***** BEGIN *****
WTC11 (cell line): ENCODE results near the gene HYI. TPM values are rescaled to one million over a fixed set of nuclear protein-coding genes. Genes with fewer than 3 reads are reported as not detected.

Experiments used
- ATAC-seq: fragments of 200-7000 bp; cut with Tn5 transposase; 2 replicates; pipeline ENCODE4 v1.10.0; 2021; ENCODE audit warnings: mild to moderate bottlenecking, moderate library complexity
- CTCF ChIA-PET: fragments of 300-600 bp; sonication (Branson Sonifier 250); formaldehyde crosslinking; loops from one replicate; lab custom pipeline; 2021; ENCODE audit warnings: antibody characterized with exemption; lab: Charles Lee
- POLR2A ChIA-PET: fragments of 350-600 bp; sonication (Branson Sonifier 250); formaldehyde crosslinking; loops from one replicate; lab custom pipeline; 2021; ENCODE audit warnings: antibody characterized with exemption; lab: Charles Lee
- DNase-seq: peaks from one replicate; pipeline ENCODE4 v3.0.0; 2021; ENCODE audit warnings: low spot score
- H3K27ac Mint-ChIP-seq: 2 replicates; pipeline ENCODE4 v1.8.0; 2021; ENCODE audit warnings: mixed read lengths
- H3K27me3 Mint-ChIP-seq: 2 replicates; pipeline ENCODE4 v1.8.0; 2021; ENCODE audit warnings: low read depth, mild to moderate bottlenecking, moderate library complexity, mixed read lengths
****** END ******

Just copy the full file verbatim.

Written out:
WTC11 (cell line): ENCODE results near the gene HYI. TPM values are rescaled to one million over a fixed set of nuclear protein-coding genes. Genes with fewer than 3 reads are reported as not detected.

Experiments used
- ATAC-seq: fragments of 200-7000 bp; cut with Tn5 transposase; 2 replicates; pipeline ENCODE4 v1.10.0; 2021; ENCODE audit warnings: mild to moderate bottlenecking, moderate library complexity
- CTCF ChIA-PET: fragments of 300-600 bp; sonication (Branson Sonifier 250); formaldehyde crosslinking; loops from one replicate; lab custom pipeline; 2021; ENCODE audit warnings: antibody characterized with exemption; lab: Charles Lee
- POLR2A ChIA-PET: fragments of 350-600 bp; sonication (Branson Sonifier 250); formaldehyde crosslinking; loops from one replicate; lab custom pipeline; 2021; ENCODE audit warnings: antibody characterized with exemption; lab: Charles Lee
- DNase-seq: peaks from one replicate; pipeline ENCODE4 v3.0.0; 2021; ENCODE audit warnings: low spot score
- H3K27ac Mint-ChIP-seq: 2 replicates; pipeline ENCODE4 v1.8.0; 2021; ENCODE audit warnings: mixed read lengths
- H3K27me3 Mint-ChIP-seq: 2 replicates; pipeline ENCODE4 v1.8.0; 2021; ENCODE audit warnings: low read depth, mild to moderate bottlenecking, moderate library complexity, mixed read lengths